Despite NACS’s advancements, it’s important to consider the current state of play. CCS has not ceded the battle.
Ned Funnell, Charging Solution Architect at Electrada said, “NACS does appear poised to dominate the public charging space. However, fleets rely on medium- and heavy-duty vehicles, and manufacturers may hesitate to switch to NACS solely based on the public charging trend which affects light-duty vehicles almost exclusively.”
Because of this, it is speculated that Ford and GM could potentially maintain the provision of CCS for fleet orders, sidestepping the need for their clientele to maintain a depot with both NACS and CCS charging.
These announcements have not decisively indicated a comprehensive transition, leaving the door open for CCS vehicles to roll off their production lines for years to come.
“Predicting the optimal connector strategy for fleet charging infrastructure isn’t straightforward — but stalling isn’t an option. A possible connector change may tempt a fleet operator to wait and see, but the urgency to establish fleet charging infrastructure is only escalating. Lead times for electrical equipment and utility capacity aren’t improving.” Funnell from Electrada added.
Federal Funding Changes the Game for Public Charging
While automakers decide which charging standard to use in their EVs, the Biden-Harris Administration is focused on building a reliable EV charging network. Its goal is to have 1.2 million public chargers by 2030.
The Administration has taken steps to establish national criteria for Federally funded EV chargers, including those supported by the National Electric Vehicle Infrastructure (NEVI) program.
The Federally funded fast chargers are mandated to incorporate CCS connectors- but not NACS connectors.
Several states, including Texas and Washington, have already indicated their intention to stipulate CCS and NACS connectors as required for their NEVI-funded charging networks.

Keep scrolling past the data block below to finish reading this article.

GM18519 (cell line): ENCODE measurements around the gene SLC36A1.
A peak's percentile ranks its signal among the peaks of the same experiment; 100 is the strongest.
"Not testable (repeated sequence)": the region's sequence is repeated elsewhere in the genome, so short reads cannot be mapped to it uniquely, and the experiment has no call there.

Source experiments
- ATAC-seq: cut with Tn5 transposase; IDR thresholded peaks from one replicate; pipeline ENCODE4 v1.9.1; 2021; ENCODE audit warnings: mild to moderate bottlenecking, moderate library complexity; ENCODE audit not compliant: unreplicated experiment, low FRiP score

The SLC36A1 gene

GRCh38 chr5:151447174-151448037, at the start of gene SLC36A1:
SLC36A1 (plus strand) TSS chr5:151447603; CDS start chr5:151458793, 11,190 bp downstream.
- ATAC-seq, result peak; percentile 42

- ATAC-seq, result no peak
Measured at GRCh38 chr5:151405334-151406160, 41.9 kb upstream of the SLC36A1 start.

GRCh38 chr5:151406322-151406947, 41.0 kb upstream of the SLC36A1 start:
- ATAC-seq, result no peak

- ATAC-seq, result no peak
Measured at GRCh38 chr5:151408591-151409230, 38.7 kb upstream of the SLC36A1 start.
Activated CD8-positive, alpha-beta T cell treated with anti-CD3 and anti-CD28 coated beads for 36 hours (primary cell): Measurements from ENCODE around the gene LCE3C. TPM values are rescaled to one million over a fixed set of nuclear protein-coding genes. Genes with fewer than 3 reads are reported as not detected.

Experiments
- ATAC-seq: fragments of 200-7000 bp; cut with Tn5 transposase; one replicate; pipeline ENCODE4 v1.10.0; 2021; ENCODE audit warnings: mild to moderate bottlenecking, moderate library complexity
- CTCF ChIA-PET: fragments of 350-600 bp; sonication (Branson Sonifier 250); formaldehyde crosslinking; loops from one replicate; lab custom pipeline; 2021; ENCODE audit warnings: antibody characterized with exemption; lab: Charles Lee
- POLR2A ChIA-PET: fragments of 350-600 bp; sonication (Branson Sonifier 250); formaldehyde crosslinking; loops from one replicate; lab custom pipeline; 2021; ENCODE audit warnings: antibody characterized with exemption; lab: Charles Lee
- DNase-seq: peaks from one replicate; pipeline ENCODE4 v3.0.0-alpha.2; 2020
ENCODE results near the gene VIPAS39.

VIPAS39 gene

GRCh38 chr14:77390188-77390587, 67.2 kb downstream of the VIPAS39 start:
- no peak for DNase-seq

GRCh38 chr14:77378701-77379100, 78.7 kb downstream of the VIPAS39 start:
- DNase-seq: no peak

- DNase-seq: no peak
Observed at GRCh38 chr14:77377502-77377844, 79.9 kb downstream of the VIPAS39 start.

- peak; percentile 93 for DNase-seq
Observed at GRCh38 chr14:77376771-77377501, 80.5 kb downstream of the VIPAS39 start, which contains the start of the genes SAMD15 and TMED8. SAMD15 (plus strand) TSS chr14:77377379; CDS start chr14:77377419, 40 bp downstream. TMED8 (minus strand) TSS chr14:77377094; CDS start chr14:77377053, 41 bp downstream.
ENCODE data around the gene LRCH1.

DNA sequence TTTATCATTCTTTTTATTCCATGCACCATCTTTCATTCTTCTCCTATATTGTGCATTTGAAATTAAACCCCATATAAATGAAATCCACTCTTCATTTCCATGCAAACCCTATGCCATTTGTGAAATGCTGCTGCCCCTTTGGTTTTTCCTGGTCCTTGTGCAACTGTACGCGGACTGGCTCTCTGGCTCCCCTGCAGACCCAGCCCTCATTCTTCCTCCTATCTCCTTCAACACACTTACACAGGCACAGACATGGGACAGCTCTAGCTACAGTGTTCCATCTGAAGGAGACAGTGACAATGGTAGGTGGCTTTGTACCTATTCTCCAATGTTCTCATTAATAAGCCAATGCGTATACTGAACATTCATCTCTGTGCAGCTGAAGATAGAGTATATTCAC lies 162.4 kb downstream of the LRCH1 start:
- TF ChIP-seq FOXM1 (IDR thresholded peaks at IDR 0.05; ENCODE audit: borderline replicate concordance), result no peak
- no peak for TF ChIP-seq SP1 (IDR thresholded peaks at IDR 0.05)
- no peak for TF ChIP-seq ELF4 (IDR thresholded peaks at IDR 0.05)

“The expansion of NEVI funding to include stations with both CCS and NACS port types is a significant development. It’s a clear indicator that we are moving toward a future where both port types will play a role in public fast-charging infrastructure,” said Esch, Wood Mackenzie.
This approach showcases a commitment to flexibility and responsiveness to the evolving landscape of EV charging technology.
“Charging should be easily accessible to anyone who wants it. This announcement and Tesla opening its network create a new world of free-range charging,” said Pinter from Bullet EV.
Moving Toward a Common Goal
The overarching theme is clear: standardization and consolidation are key to a successful transition to EVs. Consumer confusion is the enemy of EV adoption.
General Motors, BMW Group, Honda, Hyundai, Kia, Mercedes-Benz, and Stellantis announced they’re pooling their efforts to deploy a minimum of 30,000 charging stations in both the United States and Canada.
A joint venture by several major OEMs underscores a commitment to capturing EV market share in the United States.
By pooling resources and investing together in building a robust EV charging network, these manufacturers aim to catch up to Tesla’s significant head start.
As the EV landscape evolves, consumers and fleet operators stand to gain from this competition.
The eventual democratization of charging, where all major players may possibly converge on a single standard, will simplify the charging experience, and alleviate concerns about compatibility. This move toward standardization aligns with the broader goal of achieving mass EV adoption in the country.
The NACS versus CCS debate is far from settled, but the tide seems to be shifting in favor of NACS.
While CCS remains a strong contender, the collective efforts of industry giants are tilting the balance toward NACS.